Second, Trump is not just the big story in English language press. Telemundo and Univision (the two national Spanish language networks) news programs cover the presidential elections every night just like their English language counterparts. They describe Trump, not as some outsider, but as the Republican frontrunner. They discuss his immigration policies and do so in much greater detail because the issue matters so much to their audience. As such, both networks have heavily covered Trump's intention to deport 11 million undocumented immigrants. This coverage matters because we know from the 2014 Latino Election Eve Poll that nearly 60 percent of Latino registered voters watch Spanish language television for information about elections and politics.
Polls also show that for Latino voters, Univision's evening anchor Jorge Ramos is the most trusted and influential voice in the United States. Ramos has given his verdict on Trump: "Right now Donald Trump is, no question, the loudest voice of intolerance, hatred and division in the United States.” It cannot be over-estimated how much Ramos’ vocal disdain for Trump’s plan informs Latino voters.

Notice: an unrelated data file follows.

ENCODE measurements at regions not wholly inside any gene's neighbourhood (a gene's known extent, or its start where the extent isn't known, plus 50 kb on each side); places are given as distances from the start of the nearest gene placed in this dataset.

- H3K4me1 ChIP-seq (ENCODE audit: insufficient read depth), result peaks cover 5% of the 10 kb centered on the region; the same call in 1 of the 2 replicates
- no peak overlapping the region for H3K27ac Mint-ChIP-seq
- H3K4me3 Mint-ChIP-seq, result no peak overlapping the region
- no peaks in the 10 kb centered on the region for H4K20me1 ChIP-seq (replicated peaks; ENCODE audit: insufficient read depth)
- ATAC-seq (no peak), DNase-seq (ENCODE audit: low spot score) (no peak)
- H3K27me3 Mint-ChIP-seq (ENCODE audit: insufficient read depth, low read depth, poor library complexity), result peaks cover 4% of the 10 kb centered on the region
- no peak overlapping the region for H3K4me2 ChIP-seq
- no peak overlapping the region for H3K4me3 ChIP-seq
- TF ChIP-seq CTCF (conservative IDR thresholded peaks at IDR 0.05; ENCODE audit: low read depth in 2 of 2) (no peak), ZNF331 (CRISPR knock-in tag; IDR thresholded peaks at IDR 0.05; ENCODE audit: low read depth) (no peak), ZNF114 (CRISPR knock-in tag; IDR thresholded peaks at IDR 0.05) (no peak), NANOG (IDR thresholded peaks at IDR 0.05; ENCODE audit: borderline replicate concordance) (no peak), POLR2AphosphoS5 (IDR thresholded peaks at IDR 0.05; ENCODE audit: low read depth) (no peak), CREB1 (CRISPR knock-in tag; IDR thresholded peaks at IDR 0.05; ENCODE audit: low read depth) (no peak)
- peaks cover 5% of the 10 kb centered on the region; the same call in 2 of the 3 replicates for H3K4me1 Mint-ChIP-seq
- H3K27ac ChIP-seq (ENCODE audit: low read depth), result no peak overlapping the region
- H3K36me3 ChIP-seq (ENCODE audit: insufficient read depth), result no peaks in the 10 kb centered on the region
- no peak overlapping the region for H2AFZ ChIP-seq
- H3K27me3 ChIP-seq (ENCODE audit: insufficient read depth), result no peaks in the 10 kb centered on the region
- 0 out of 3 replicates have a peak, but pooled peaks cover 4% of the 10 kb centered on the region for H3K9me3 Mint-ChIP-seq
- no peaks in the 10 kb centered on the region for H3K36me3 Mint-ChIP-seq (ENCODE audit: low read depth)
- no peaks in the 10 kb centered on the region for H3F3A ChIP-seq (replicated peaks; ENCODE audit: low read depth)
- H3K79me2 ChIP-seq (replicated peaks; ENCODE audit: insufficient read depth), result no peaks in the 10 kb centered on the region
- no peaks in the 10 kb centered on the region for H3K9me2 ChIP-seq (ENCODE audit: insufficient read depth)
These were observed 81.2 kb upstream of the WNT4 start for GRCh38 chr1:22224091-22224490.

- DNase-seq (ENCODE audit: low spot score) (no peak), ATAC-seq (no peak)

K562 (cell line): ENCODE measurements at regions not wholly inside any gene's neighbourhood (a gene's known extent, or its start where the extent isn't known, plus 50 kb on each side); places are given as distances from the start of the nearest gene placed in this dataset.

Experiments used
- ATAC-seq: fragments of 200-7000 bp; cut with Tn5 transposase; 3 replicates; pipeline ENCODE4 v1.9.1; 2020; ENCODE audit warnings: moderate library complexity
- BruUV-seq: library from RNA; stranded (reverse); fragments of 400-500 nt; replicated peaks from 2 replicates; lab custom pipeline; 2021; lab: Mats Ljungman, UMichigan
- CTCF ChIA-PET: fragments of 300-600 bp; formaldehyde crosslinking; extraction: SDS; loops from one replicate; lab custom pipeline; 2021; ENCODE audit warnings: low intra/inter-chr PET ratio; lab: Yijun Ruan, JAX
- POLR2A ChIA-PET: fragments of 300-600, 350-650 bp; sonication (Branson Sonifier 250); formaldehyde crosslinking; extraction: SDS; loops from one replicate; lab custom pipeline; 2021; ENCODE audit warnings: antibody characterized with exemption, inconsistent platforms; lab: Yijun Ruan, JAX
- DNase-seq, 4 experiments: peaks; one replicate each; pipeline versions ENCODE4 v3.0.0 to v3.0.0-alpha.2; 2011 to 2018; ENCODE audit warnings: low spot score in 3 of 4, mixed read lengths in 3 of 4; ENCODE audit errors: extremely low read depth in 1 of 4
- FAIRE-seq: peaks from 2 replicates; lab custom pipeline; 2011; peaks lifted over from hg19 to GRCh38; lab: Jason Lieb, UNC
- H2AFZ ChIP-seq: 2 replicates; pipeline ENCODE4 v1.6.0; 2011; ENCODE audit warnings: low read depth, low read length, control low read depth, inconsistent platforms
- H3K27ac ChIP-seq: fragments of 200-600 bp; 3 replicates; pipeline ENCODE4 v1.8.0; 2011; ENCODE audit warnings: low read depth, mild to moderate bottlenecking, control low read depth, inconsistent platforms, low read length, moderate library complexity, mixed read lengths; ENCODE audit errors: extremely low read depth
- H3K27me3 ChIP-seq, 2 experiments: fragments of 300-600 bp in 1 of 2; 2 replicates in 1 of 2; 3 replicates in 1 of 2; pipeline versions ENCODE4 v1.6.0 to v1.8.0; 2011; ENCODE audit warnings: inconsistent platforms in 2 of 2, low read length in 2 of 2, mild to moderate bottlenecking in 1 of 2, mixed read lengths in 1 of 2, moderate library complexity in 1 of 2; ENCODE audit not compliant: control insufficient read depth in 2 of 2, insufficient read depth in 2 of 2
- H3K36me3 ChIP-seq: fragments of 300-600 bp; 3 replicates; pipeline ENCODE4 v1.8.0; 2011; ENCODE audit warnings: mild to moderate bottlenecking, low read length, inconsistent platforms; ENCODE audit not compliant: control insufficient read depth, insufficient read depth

One final example of the reach of Spanish language media in addressing Donald Trump. On the night of July 17th Univision hosted the musical awards show "Premios Juventud." That night Univision beat Fox, ABC, NBC and CBS among the 18 to 49 year old demographic. The rapper Pitbull received an award and used his acceptance speech to slam Donald Trump despite their prior friendship. Pitbull received a raucous standing ovation, saying "Donald Trump cannot be President" to an audience of 8.1 million viewers or 1/6th of all U.S. Latinos. Trump's nativism is no longer only on Spanish language news but now also part of the Latino popular discussion.
There is no mathematical way for the Republican nominee to win the general election without almost half of the Latino vote. So what are their chances?
It's all over for Trump. And it's probably already now also over for the Republicans. They just don't believe it yet.
Henry Fernandez is a Senior Fellow at the Center for American Progress Action Fund, where he focuses on state and municipal policy, with a specific interest in how these impact the civil rights and economic opportunities for Americans.